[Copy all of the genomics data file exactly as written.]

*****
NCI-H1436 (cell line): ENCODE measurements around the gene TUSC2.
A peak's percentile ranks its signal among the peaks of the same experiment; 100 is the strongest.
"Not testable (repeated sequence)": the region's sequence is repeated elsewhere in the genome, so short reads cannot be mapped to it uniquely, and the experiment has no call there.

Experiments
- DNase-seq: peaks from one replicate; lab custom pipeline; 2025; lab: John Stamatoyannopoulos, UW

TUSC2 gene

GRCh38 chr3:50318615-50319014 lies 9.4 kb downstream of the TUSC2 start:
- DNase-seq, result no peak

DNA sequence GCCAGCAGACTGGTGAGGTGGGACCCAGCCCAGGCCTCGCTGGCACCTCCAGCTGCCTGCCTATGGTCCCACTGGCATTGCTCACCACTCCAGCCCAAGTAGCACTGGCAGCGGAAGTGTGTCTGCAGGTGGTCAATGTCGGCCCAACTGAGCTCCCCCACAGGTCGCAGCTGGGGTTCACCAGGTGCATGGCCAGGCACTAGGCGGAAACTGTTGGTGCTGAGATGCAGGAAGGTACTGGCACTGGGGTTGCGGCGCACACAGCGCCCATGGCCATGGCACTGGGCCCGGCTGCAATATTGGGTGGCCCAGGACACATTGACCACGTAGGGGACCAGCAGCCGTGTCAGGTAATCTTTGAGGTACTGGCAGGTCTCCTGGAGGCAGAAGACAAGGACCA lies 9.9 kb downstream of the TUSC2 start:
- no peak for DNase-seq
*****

NCI-H1436 (cell line): ENCODE measurements around the gene TUSC2.
A peak's percentile ranks its signal among the peaks of the same experiment; 100 is the strongest.
"Not testable (repeated sequence)": the region's sequence is repeated elsewhere in the genome, so short reads cannot be mapped to it uniquely, and the experiment has no call there.

Experiments
- DNase-seq: peaks from one replicate; lab custom pipeline; 2025; lab: John Stamatoyannopoulos, UW

TUSC2 gene

GRCh38 chr3:50318615-50319014 lies 9.4 kb downstream of the TUSC2 start:
- DNase-seq, result no peak

DNA sequence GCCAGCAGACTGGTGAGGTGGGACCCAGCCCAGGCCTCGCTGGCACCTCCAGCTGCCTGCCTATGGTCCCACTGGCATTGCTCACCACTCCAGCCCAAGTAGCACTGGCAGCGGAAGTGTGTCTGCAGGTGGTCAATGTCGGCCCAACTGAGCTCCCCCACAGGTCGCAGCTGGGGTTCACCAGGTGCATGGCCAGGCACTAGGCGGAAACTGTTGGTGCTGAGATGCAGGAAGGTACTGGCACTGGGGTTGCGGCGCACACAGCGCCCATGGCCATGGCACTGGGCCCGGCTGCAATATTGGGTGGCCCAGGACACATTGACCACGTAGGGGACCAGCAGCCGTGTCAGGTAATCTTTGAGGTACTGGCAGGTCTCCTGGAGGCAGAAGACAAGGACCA lies 9.9 kb downstream of the TUSC2 start:
- no peak for DNase-seq